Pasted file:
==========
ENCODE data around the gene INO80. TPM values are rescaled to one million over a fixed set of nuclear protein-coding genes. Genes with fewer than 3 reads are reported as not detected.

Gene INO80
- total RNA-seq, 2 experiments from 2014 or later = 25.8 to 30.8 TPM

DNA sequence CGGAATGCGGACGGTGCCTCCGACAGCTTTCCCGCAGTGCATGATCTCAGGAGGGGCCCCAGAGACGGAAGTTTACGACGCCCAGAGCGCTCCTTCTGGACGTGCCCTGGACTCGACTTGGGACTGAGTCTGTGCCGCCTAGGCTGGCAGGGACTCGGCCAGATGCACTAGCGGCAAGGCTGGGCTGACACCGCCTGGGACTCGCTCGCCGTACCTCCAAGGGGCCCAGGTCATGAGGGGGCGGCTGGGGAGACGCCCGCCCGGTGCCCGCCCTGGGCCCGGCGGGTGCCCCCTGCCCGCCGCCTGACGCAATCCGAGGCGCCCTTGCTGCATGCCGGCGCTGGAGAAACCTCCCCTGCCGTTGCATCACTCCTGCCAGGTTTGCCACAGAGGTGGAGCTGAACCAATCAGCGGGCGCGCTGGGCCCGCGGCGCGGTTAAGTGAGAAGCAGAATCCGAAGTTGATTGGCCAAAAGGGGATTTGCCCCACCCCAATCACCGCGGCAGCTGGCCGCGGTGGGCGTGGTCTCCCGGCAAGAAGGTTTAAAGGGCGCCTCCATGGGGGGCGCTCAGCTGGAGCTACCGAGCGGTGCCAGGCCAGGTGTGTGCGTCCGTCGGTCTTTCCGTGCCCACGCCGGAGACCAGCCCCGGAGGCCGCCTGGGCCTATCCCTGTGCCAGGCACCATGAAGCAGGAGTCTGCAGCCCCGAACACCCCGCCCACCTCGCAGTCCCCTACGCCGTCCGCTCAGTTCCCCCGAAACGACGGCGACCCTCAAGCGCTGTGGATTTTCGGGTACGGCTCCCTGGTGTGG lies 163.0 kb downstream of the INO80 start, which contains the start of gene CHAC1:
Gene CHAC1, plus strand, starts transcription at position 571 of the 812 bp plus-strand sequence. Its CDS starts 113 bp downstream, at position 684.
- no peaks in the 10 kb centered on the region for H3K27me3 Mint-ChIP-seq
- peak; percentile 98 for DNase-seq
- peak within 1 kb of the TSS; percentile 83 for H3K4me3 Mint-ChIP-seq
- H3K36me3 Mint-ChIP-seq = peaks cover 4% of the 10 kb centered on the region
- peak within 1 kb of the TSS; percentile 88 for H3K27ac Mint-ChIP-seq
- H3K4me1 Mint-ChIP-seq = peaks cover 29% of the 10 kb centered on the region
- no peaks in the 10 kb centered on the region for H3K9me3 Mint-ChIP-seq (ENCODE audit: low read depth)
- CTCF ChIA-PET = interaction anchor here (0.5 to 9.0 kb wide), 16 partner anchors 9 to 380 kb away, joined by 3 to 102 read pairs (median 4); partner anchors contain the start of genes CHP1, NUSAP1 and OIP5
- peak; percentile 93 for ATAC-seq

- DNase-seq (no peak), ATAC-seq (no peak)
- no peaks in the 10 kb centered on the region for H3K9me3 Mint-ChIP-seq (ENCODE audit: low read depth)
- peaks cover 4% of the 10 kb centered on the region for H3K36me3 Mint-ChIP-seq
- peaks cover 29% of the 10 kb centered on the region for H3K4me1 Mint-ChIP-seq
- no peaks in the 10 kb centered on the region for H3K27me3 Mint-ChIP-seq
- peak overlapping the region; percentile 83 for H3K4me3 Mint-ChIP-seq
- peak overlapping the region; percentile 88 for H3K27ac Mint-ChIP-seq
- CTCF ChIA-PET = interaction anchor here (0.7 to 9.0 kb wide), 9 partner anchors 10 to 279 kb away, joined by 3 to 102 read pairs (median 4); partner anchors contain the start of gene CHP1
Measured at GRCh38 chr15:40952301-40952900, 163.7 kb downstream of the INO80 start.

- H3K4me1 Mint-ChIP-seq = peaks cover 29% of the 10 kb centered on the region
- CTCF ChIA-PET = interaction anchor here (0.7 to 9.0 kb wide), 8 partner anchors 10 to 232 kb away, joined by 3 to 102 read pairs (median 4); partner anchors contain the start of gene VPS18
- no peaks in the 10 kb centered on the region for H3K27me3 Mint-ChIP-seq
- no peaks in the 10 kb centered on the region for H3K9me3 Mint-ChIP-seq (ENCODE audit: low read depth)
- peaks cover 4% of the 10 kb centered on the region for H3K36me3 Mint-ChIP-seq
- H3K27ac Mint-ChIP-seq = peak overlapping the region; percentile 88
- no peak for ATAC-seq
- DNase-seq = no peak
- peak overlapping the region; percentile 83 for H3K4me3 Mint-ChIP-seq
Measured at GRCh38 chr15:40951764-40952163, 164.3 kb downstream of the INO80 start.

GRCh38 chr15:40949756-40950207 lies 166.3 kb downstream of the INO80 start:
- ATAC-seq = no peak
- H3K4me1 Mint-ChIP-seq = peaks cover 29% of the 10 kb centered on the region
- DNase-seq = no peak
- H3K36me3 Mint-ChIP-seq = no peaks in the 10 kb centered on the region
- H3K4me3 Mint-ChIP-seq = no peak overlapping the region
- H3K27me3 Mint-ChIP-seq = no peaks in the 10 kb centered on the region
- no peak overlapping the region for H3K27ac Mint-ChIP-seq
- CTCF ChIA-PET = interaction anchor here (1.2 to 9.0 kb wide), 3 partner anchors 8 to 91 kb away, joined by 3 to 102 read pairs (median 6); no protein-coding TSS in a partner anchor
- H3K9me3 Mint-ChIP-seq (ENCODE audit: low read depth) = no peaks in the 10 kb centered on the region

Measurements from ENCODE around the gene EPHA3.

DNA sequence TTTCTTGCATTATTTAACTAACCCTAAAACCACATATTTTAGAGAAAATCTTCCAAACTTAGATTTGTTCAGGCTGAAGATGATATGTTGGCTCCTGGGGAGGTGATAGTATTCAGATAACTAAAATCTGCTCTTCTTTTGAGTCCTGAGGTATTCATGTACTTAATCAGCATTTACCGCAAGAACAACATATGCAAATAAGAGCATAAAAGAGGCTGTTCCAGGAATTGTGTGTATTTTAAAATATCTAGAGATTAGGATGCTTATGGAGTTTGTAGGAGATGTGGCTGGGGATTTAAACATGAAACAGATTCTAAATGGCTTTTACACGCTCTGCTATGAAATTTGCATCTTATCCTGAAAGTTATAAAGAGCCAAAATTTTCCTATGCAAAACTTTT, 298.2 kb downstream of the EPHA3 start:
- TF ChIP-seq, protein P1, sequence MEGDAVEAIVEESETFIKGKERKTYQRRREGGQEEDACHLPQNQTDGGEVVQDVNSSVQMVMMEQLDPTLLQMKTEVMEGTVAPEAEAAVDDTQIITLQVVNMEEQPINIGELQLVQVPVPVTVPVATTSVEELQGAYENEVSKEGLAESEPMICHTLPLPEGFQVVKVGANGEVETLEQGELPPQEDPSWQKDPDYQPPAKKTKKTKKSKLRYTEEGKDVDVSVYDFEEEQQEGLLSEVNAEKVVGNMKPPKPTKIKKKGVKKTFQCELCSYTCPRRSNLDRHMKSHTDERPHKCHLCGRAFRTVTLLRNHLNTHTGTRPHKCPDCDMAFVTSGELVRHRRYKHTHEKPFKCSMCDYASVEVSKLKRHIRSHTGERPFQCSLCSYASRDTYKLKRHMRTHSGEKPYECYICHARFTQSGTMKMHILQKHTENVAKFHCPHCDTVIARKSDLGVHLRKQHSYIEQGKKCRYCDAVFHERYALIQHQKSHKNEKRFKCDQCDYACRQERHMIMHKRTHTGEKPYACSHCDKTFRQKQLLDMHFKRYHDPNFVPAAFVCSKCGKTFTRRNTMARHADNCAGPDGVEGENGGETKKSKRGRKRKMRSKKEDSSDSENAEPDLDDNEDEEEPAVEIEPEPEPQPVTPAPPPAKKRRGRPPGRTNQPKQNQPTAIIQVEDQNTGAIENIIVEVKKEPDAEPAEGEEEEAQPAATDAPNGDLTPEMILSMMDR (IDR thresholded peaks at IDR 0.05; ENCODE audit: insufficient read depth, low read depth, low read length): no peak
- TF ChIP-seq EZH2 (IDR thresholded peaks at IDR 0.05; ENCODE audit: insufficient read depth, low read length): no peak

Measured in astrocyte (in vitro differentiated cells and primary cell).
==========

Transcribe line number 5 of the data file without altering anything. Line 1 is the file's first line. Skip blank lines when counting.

Gene CHAC1, plus strand, starts transcription at position 571 of the 812 bp plus-strand sequence. Its CDS starts 113 bp downstream, at position 684.